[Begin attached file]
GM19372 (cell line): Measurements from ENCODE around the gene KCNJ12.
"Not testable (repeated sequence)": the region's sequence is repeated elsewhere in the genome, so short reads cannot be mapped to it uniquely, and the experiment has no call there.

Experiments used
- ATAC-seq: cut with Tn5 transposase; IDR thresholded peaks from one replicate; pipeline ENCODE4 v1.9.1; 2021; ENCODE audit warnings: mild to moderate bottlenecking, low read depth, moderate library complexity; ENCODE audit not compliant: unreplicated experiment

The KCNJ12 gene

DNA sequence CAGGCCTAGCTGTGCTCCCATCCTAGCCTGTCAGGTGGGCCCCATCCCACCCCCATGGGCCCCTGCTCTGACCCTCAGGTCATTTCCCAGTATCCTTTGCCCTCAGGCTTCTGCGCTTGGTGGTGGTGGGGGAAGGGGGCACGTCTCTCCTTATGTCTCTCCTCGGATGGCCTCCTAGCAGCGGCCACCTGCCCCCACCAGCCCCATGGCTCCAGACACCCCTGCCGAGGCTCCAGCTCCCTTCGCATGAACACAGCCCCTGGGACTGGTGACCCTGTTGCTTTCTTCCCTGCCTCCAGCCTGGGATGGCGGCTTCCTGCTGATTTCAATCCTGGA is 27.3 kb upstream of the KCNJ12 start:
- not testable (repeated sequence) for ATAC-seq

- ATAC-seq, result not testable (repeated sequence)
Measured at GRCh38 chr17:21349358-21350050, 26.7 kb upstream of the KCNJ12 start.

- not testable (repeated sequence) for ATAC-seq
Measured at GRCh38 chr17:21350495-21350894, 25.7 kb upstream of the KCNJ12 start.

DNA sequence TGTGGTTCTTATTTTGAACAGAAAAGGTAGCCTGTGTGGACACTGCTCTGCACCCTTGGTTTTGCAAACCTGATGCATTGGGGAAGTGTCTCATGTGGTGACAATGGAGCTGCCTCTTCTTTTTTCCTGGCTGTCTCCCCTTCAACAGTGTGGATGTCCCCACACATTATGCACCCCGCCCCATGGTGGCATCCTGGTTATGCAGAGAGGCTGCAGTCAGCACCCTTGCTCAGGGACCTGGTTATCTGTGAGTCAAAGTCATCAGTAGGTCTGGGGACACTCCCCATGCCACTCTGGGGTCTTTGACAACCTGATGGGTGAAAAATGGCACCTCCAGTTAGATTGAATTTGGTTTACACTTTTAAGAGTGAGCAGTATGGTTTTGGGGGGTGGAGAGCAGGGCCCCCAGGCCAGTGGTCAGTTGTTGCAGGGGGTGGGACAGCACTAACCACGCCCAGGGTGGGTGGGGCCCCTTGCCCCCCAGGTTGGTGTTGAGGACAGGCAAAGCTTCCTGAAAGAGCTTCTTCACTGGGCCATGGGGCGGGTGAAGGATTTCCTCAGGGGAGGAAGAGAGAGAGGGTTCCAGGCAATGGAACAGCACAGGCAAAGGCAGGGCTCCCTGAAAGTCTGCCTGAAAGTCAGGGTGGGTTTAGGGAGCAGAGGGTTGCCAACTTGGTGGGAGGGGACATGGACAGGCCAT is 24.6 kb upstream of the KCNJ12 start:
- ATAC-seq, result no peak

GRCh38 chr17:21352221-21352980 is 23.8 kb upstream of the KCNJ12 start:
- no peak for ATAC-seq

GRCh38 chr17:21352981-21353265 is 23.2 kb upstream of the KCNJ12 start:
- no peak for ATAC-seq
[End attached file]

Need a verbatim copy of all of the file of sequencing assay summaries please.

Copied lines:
GM19372 (cell line): Measurements from ENCODE around the gene KCNJ12.
"Not testable (repeated sequence)": the region's sequence is repeated elsewhere in the genome, so short reads cannot be mapped to it uniquely, and the experiment has no call there.

Experiments used
- ATAC-seq: cut with Tn5 transposase; IDR thresholded peaks from one replicate; pipeline ENCODE4 v1.9.1; 2021; ENCODE audit warnings: mild to moderate bottlenecking, low read depth, moderate library complexity; ENCODE audit not compliant: unreplicated experiment

The KCNJ12 gene

DNA sequence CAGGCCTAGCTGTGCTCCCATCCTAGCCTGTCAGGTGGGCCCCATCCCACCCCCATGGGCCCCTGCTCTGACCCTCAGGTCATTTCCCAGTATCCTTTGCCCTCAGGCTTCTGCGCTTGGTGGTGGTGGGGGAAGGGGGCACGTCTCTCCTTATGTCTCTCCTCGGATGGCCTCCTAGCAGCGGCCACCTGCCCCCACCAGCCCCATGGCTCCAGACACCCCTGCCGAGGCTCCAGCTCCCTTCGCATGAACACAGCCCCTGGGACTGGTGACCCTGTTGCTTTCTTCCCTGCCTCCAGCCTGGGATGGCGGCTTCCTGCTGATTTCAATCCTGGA is 27.3 kb upstream of the KCNJ12 start:
- not testable (repeated sequence) for ATAC-seq

- ATAC-seq, result not testable (repeated sequence)
Measured at GRCh38 chr17:21349358-21350050, 26.7 kb upstream of the KCNJ12 start.

- not testable (repeated sequence) for ATAC-seq
Measured at GRCh38 chr17:21350495-21350894, 25.7 kb upstream of the KCNJ12 start.

DNA sequence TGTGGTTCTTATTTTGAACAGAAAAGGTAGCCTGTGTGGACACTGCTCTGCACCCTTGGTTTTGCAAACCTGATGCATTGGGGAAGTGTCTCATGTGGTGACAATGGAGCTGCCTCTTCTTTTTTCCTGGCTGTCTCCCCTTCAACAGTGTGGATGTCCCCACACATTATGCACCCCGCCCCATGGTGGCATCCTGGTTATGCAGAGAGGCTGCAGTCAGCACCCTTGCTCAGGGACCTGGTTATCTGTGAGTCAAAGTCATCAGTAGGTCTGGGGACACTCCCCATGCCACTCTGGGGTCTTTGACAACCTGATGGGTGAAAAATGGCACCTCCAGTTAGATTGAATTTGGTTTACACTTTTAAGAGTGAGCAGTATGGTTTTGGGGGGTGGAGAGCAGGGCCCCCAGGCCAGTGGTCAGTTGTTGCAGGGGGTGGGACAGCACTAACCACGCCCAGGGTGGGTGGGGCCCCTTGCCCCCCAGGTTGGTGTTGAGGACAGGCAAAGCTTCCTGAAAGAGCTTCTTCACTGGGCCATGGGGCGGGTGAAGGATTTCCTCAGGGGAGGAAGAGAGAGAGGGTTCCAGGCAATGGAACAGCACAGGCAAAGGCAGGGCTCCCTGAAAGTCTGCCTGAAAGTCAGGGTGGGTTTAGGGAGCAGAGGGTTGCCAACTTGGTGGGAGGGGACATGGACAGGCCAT is 24.6 kb upstream of the KCNJ12 start:
- ATAC-seq, result no peak

GRCh38 chr17:21352221-21352980 is 23.8 kb upstream of the KCNJ12 start:
- no peak for ATAC-seq

GRCh38 chr17:21352981-21353265 is 23.2 kb upstream of the KCNJ12 start:
- no peak for ATAC-seq